Articles 19-21 of The Universal Declaration of Human Rights outline fundamental rights of participation -those of opinion, expression, assembly, association, and to take part in a government directly or through freely chosen representatives. These principles guide our efforts to empower civil society and citizens to participate.

Civil society has an important role to play as an independent voice in a community. The participation of civil society organizations in public life is vital to consolidating and amplifying the needs of those they represent. Historically their participation has been important for drawing attention to overlooked problems and developing community-driven solutions. They also inform other citizens about the importance of why and how to participate. They have a critical role in promoting accountability among decision-makers.

In recent years, a rise in authoritarianism has created new challenges for civil society. Strict laws governing NGOs, donations, cyber-security and anti-terrorism have made the work of civil society organizations increasingly difficult. We believe now is a more important time than ever to support the right of civil society to participate in public affairs.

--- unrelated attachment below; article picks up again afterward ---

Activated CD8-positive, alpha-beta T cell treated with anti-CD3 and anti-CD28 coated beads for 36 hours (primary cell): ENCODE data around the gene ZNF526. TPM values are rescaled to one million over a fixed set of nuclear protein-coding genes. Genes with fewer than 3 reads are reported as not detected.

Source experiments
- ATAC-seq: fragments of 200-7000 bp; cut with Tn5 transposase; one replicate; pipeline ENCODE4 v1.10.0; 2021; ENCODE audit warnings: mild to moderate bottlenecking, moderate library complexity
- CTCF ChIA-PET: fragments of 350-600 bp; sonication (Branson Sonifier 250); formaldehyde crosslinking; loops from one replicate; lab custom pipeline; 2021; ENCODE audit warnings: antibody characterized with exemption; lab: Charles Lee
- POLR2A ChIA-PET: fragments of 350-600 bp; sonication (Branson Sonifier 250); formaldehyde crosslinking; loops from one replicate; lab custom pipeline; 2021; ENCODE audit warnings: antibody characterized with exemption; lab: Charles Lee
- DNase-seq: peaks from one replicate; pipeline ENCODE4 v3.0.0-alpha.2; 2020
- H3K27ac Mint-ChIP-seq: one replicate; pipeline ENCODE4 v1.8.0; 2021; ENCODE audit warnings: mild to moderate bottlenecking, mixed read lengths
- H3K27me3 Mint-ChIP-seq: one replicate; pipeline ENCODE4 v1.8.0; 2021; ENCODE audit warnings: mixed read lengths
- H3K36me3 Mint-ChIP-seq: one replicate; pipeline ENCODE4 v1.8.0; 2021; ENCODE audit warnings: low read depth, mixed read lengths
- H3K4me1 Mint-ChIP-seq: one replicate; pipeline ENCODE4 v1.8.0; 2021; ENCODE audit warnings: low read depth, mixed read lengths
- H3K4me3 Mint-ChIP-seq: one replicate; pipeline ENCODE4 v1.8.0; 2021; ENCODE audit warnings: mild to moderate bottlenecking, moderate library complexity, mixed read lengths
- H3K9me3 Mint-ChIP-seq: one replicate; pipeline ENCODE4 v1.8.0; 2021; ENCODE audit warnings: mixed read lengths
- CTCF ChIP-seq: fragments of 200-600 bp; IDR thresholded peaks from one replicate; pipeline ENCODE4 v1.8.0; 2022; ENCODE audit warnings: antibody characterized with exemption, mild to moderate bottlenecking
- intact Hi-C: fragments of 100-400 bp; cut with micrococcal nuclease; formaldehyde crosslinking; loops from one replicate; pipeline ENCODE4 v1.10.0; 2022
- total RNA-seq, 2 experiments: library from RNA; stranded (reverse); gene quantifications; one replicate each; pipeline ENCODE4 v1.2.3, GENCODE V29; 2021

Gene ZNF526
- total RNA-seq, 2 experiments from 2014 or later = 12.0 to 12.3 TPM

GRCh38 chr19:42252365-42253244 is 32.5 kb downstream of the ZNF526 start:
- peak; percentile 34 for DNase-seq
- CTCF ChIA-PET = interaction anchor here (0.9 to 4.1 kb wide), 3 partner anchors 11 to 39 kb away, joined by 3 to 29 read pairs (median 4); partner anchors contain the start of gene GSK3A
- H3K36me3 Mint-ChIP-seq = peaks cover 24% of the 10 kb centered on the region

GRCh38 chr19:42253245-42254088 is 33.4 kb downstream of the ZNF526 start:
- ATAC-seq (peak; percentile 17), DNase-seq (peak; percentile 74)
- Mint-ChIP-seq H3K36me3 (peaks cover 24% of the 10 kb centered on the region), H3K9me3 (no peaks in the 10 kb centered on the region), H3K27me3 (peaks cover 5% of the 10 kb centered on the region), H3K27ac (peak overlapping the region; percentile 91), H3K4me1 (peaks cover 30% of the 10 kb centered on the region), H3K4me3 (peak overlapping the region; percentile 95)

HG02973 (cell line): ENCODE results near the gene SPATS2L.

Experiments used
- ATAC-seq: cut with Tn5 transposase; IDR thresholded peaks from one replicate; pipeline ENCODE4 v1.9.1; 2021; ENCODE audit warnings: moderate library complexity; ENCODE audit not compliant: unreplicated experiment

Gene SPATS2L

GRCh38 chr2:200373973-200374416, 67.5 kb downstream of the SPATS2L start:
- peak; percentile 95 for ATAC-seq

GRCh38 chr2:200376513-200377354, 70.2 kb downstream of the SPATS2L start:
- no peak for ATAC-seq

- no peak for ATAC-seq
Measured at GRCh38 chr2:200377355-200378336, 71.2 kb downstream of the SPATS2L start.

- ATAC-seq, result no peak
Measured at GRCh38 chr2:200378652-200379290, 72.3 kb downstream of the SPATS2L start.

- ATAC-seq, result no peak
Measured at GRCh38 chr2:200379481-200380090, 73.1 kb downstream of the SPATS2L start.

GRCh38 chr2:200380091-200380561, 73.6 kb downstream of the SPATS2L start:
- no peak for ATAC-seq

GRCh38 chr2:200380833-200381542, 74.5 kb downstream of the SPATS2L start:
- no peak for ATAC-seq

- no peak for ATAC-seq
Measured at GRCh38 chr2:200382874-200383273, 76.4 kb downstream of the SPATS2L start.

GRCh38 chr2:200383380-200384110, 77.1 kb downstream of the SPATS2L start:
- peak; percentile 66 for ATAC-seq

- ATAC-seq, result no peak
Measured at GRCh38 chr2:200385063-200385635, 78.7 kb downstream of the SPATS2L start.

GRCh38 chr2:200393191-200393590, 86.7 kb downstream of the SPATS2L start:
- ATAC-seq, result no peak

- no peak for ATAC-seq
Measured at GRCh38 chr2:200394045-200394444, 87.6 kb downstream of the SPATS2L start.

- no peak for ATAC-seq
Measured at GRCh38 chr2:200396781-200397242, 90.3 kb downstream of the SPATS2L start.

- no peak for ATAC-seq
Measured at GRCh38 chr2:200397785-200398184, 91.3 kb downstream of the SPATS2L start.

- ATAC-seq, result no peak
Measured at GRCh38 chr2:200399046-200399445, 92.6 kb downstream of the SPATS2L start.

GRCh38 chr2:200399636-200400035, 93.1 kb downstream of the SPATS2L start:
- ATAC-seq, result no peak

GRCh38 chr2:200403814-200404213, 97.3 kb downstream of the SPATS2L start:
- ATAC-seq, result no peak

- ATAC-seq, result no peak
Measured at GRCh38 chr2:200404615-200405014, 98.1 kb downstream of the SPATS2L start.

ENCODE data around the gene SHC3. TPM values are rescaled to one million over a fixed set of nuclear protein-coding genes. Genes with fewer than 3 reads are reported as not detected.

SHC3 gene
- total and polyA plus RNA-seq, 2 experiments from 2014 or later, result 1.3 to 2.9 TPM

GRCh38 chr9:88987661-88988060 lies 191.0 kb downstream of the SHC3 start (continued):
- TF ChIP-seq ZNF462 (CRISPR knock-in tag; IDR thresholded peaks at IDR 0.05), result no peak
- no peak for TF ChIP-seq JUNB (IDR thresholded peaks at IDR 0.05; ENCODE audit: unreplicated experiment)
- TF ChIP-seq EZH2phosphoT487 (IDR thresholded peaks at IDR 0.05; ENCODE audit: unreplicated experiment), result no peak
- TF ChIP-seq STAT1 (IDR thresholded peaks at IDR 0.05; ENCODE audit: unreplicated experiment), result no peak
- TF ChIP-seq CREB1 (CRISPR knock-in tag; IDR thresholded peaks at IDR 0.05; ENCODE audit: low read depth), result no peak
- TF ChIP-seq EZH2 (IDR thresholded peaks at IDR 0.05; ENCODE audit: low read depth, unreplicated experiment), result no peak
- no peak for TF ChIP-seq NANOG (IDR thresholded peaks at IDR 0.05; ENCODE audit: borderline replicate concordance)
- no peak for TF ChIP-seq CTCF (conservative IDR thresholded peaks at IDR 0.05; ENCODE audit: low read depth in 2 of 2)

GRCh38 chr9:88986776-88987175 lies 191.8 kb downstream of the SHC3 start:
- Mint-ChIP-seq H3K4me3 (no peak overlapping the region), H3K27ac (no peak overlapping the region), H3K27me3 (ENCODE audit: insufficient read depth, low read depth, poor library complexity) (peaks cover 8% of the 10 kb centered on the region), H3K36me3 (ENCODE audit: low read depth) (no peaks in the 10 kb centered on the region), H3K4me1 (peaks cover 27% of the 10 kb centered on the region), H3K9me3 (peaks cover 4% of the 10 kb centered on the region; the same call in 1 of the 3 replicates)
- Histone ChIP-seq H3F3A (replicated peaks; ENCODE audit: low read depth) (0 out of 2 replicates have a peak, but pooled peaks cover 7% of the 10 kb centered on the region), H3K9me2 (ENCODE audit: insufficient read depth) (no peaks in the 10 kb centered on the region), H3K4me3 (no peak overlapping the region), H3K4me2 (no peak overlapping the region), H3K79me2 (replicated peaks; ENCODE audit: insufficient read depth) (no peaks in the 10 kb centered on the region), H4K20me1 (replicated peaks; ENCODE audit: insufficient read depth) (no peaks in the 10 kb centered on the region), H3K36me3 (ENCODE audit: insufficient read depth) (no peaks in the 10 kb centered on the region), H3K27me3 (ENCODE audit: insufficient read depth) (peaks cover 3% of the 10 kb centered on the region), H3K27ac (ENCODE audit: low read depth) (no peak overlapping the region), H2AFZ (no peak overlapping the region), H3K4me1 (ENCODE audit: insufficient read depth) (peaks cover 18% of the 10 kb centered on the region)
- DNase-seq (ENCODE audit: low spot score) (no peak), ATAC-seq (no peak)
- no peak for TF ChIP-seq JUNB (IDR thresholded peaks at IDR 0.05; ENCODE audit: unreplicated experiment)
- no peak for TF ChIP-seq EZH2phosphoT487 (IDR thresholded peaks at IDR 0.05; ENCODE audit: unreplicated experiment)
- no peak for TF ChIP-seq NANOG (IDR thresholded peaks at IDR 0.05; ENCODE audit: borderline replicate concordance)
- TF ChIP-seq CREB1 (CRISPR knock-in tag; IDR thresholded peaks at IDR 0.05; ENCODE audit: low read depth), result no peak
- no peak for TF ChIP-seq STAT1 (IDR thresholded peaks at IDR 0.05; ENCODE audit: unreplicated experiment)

Our work has sought to build understanding and capacity among civil society to carve out civic space to participate. At a more fundamental level, we support the development of participatory training that empowers both facilitators and participants. Our work often prioritizes the participation of vulnerable groups, including those representing women, persons with disabilities, migrant workers and children.

We also work with local civil society to learn about and propose participatory mechanisms that can gather citizen feedback in a more genuine and representative way. In addition, in the past we have supported the development of independent civil society-based monitoring of both local elections and detention facilities (See our 2012 election report).